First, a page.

TiKA: Oh my god! Yeah! Because singing...it’s therapy but it’s also...how can I explain it. If I’m in a relationship and I can’t sing around that person, it’s a loud indication that I’m not supposed to be in that relationship. Singing is the most vulnerable practice. It’s like cueing into my intuition. When I’m not singing I’m not alive, I’m not as sharp. It’s an element of safety and security. It was therapy in the sense that it puts me back into balance.
When I started working with Casey, he really understood. He just got it. He was patient with me. He could tell that I had gone through some sort of trauma. There were times where I would tell him I don’t sound too good. He told me that it would take some time for me to do the work on myself so I could enjoy the sound of my own voice. He would say, “Tika, you don’t sound like anyone else for a reason.” But for me, if I didn’t sound like Whitney Houston then it wasn’t legit (laughs). Which is so crazy to even consider now, but I was serious! So part of the process was learning how to like my own voice and making peace with the idea that I don’t sound like anybody else.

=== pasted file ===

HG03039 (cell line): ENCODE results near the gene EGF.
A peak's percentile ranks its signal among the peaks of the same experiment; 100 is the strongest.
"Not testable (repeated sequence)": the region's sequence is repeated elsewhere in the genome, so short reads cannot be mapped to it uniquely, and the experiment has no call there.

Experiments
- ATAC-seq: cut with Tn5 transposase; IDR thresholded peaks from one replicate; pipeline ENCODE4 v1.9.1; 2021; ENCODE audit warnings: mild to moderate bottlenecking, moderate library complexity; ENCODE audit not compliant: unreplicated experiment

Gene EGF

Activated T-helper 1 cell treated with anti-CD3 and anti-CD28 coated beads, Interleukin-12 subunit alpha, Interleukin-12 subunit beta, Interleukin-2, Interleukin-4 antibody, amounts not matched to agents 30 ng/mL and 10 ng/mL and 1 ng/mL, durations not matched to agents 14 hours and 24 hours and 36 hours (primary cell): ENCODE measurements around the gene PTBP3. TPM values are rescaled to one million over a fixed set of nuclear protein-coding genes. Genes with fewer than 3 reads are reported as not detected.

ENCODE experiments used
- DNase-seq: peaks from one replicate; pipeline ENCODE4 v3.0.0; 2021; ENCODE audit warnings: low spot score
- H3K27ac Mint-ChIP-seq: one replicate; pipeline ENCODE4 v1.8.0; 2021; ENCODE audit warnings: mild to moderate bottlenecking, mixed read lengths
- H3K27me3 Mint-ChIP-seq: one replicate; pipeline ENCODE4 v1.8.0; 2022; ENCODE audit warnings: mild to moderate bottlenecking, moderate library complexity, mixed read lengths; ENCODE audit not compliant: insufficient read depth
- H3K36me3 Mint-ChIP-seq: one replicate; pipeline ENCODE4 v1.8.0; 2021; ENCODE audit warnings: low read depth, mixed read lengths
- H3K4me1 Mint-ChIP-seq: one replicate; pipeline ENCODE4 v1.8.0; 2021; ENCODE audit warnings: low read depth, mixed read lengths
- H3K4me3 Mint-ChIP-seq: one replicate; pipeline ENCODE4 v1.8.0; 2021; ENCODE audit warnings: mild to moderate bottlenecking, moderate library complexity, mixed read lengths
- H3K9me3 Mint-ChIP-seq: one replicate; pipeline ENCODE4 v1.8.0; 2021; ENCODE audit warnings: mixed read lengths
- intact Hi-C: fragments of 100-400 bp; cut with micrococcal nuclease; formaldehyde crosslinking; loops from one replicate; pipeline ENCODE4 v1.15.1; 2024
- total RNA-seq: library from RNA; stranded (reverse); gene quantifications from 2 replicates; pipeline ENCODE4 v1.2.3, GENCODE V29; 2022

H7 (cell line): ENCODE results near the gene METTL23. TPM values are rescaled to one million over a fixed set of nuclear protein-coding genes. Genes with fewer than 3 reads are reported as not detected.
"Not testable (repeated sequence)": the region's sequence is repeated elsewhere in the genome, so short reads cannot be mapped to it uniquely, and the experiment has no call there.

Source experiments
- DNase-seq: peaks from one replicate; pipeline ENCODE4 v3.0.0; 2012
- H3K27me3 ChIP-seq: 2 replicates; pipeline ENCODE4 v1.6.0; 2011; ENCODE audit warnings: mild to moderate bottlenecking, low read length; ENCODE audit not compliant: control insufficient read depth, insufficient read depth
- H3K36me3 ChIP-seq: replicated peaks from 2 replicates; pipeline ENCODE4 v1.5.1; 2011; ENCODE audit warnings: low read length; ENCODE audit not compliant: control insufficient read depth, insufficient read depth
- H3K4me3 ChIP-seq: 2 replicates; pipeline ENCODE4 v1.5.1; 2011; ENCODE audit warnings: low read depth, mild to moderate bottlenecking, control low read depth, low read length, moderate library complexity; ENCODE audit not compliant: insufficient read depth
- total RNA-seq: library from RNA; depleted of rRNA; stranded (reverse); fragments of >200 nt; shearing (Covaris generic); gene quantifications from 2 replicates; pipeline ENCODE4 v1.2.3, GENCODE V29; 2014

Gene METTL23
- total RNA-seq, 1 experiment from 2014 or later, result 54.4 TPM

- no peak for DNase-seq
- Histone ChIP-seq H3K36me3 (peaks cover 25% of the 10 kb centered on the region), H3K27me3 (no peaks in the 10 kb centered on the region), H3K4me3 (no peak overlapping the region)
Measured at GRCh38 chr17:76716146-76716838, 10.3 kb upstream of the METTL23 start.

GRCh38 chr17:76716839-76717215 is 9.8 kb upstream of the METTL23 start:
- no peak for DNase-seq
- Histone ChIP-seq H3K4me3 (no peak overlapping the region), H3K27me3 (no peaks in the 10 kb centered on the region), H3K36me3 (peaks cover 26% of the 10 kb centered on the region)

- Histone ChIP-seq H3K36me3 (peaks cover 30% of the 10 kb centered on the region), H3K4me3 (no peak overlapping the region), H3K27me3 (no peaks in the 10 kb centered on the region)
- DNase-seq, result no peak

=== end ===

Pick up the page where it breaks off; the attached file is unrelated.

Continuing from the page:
ByBlacks: So with all of that purging, that’s where this album emerged…
TiKA: Oh yeah, totally. It was like this entire album is one big purge (laughs) of all the things that I had been feeling and had suppressed for a long, long time.
ByBlacks: So why now? Why release the album now? That’s five years of it marinating…